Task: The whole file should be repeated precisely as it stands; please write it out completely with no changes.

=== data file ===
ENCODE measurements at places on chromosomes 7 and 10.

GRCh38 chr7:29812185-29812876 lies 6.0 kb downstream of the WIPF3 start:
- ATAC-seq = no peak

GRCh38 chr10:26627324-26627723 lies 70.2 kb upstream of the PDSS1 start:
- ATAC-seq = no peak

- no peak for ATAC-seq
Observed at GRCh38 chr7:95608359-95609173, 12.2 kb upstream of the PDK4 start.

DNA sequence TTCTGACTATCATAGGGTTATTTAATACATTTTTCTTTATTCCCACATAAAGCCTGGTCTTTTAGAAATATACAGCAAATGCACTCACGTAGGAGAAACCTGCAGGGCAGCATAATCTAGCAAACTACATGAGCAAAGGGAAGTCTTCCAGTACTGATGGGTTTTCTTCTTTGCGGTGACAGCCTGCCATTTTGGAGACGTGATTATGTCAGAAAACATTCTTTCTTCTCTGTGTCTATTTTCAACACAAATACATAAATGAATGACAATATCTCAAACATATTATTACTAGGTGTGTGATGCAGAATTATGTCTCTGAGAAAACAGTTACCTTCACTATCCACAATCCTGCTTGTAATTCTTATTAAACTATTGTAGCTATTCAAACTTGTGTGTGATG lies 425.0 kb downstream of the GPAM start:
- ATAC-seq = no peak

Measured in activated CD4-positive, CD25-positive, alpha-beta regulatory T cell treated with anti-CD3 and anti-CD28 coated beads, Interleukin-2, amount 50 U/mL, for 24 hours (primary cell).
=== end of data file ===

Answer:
ENCODE measurements at places on chromosomes 7 and 10.

GRCh38 chr7:29812185-29812876 lies 6.0 kb downstream of the WIPF3 start:
- ATAC-seq = no peak

GRCh38 chr10:26627324-26627723 lies 70.2 kb upstream of the PDSS1 start:
- ATAC-seq = no peak

- no peak for ATAC-seq
Observed at GRCh38 chr7:95608359-95609173, 12.2 kb upstream of the PDK4 start.

DNA sequence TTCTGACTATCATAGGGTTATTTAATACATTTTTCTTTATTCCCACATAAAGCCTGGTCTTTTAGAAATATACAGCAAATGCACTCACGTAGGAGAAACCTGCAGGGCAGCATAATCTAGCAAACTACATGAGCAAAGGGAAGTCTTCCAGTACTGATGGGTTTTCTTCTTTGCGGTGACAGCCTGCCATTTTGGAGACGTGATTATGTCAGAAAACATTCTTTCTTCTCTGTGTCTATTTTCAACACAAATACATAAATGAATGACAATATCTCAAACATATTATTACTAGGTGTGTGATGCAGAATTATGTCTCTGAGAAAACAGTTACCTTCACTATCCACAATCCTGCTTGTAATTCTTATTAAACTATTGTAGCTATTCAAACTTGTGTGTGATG lies 425.0 kb downstream of the GPAM start:
- ATAC-seq = no peak

Measured in activated CD4-positive, CD25-positive, alpha-beta regulatory T cell treated with anti-CD3 and anti-CD28 coated beads, Interleukin-2, amount 50 U/mL, for 24 hours (primary cell).